Temperature and zoysia
Temperature in 2017 at 11 locations, and a discussion about manilagrass
A few years ago, someone contacted me about the use of zoysia in the Napa Valley. After describing places where he had seen zoysia—Austin, Tokyo—and been impressed with it, he asked what I thought about it in Napa. “I am hoping to learn your point of view. Please forgive the long treatise,” he wrote, “but I wanted to give you proper context.”
The ensuing email conversation clarified that we were discussing manilagrass (Zoysia matrella, or korai as it is called in Japan). I’ve put more excerpts from that conversation at the very end, but for now I want to compare temperatures from 2017 at 11 locations, and discuss how that might have some relation to how well manilagrass will perform at a location.
I downloaded the daily temperature data for calendar year 2017 from these 11 locations.
Some of these places, like Singapore, and Tokyo, and Hilo, have lots of thriving manilagrass. Here’s a lawn in central Tokyo.
Other places, like Ithaca (New York), don’t have manilagrass, because it is too cold. And places like Avondale, Pennsylvania, may have a bit of Zoysia japonica, and some Cynodon, but are generally cool-season areas. If we consider Singapore as optimum for manilagrass, and Ithaca as unsuitable, we can then see how some other places (like Napa) compare. Are they closer to Singapore, which is optimum, and Tokyo, where manilagrass works well, or are they closer to Ithaca?
Manilagrass thrives in a tropical climate; this species really grows well when it is hot, but it doesn’t grow much in moderate temperatures. To look at when it is hot, I calculated the GDD20 for each day in 2017 at each of these locations, and summed them across the year. This is the sum of temperatures at 20 °C and above in 2017.
Of course, there are various ways to look at when it is “hot.” This table shows the sum for various measures related to temperature. Each of these is based on the daily mean temperature calculated as (daily high + daily low)/2.
|Location||sum GDD10||sum GDD20||sum gpC4||sum days >= 20||sum days >= 25|
I included Vilobí d’Onyar because it is slightly warmer than Napa, and I’ve had a chance to see how manilagrass and bermudagrass performed there.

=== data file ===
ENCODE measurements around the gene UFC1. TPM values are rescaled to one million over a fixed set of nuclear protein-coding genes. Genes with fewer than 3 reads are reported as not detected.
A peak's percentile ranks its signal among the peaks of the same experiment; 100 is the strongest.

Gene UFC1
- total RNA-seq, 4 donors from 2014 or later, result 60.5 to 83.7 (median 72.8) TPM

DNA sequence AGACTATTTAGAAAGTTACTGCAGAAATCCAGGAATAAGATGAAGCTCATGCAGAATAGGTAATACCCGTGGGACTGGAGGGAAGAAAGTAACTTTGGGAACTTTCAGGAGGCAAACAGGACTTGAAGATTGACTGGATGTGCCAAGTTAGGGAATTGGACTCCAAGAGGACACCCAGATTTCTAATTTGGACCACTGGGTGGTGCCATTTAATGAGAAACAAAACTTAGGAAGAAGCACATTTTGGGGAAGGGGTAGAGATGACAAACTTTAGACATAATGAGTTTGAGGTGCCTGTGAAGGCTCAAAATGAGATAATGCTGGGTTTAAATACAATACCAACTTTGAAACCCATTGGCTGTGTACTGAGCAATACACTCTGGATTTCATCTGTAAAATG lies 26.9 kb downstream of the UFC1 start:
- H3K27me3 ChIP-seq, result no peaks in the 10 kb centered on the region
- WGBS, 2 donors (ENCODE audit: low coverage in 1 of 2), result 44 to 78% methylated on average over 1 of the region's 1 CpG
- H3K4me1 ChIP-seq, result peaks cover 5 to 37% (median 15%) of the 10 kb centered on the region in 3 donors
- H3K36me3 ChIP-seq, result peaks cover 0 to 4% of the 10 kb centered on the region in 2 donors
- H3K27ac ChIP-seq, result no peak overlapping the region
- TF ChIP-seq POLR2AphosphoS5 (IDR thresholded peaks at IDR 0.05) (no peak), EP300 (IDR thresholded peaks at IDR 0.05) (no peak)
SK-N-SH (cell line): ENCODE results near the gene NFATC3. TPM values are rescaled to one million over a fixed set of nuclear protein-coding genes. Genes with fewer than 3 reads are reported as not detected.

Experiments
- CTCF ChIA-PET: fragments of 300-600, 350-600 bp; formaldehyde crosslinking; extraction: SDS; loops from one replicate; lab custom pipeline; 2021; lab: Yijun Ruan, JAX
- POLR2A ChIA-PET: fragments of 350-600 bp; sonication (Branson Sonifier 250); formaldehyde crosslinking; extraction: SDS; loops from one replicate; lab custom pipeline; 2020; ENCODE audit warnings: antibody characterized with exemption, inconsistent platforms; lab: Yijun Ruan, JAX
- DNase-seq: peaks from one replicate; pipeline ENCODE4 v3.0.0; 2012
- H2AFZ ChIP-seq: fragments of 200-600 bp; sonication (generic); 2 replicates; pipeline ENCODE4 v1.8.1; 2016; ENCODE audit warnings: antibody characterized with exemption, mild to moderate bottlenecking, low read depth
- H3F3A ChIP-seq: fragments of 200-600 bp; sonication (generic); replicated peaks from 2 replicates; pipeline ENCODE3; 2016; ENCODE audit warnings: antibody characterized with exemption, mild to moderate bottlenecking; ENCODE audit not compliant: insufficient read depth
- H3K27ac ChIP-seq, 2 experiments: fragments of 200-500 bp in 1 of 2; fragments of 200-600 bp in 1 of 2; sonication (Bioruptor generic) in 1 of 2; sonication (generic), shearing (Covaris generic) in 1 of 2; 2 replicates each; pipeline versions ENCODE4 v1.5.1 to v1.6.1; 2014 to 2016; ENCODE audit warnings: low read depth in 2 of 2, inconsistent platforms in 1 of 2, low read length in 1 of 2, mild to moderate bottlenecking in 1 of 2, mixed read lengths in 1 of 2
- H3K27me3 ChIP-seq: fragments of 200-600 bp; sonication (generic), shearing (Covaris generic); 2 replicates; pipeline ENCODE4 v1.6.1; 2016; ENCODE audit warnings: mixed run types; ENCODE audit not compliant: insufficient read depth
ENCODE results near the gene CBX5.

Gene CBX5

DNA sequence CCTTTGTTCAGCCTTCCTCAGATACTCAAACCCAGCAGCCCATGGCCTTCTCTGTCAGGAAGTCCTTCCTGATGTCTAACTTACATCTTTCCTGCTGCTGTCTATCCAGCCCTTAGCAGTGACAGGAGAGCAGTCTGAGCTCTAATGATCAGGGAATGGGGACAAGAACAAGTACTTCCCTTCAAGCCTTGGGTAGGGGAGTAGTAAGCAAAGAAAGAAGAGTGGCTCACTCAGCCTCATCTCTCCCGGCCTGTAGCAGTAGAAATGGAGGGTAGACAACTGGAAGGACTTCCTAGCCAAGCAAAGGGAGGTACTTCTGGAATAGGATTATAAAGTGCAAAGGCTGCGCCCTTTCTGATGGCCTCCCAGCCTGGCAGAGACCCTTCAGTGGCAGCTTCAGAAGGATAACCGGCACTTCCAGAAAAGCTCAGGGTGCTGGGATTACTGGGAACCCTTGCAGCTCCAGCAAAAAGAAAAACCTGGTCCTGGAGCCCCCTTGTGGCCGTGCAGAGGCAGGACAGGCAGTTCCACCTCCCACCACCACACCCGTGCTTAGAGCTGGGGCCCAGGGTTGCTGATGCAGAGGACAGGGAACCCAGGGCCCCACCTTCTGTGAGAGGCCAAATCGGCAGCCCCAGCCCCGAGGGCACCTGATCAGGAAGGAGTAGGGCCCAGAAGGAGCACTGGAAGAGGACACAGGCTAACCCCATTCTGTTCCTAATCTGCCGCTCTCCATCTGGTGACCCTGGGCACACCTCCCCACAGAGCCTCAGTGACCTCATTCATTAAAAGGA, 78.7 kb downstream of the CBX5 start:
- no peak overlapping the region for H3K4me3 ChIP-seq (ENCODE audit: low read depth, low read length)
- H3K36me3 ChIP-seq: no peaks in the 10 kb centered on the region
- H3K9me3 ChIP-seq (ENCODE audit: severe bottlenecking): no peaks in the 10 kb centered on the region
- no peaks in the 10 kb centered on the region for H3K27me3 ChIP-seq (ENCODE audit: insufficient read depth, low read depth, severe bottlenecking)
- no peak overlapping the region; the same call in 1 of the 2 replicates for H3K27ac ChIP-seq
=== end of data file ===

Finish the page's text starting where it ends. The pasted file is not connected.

Here’s a mixed fairway of bermudagrass and bentgrass in Vilobí d’Onyar in May.
Here’s a driving range tee of manilagrass there in May.
This is a bunker slope of manilagrass in May.
Here it is at the back of the same driving range tee in January, 2.5 years after it was sodded.
Can it survive in those temperatures? Yes, although it isn’t doing well on north-facing bunker slopes. The driving range tee was especially well-drained, but large patch was thriving. Manilagrass is renowned for density, and it is difficult for weeds to invade manilagrass where it is actively growing. That, however, is not the case at Vilobí d’Onyar.
In the data shown above, I only consider temperature. After one does find that a warm-season grass can be used at a location, light should be considered also, and in the sunnier places (like California, or Catalonia), Cynodon is often the better choice. I wrote about that in this post:
Now for more of my response to the Napa email. I made similar calculations and predictions for the Vilobí d’Onyar location prior to the installation of manilagrass. I’m all for doing grass tests at different locations, but there is also something to be said for considering the climate.
“I am hoping to learn your point of view,” my correspondent wrote.
I replied with this:
I am glad you have been impressed with zoysia. I am too.
For grass on golf courses, one must consider the adaptation of the species to the climate, and also consider the type of playability that one wants. For the climatological areas where zoysia is native—East and Southeast Asia—one will find that zoysia gives the best playability with the fewest inputs.
I’ve written about this extensively, and you can browse through a lot of posts here to get my point of view:
Also please see these articles:
I am less enthusiastic about zoysia in the US, because the climate is better for bermudagrass there. So one may have to give more inputs to zoysia in the US to keep the bermuda from invading, and then the benefit is one of nice zoysia playability but perhaps with more inputs than one would require for bermuda.
Zoysia can give the look of the photos you sent. I think bermuda can too. In a sunny place like Napa, I’d probably go for bermuda rather than zoysia.
My approach is to choose the grass that doesn’t die in a particular location. When we choose the grass that doesn’t die, it then gives the greenkeeper the opportunity to do various things to the grass to get the playability and look that one wants. I would classify bermuda more in the “grass that won’t die” category for that climate than I would zoysia. Zoysia won’t die, but it will get overgrown by bermuda and cool-season grass more than bermuda, I guess.
This is very much a climate specific choice. In Thailand I’d use a certain type of zoysia, not bermuda. In Japan I’d choose a different type of zoysia, not bermuda. In California I’d expect bermuda to be a better choice than zoysia.
Bermuda has great drought tolerance. That’s a primary reason why I think it has a competitive advantage over zoysia in “not dying” in the California climate.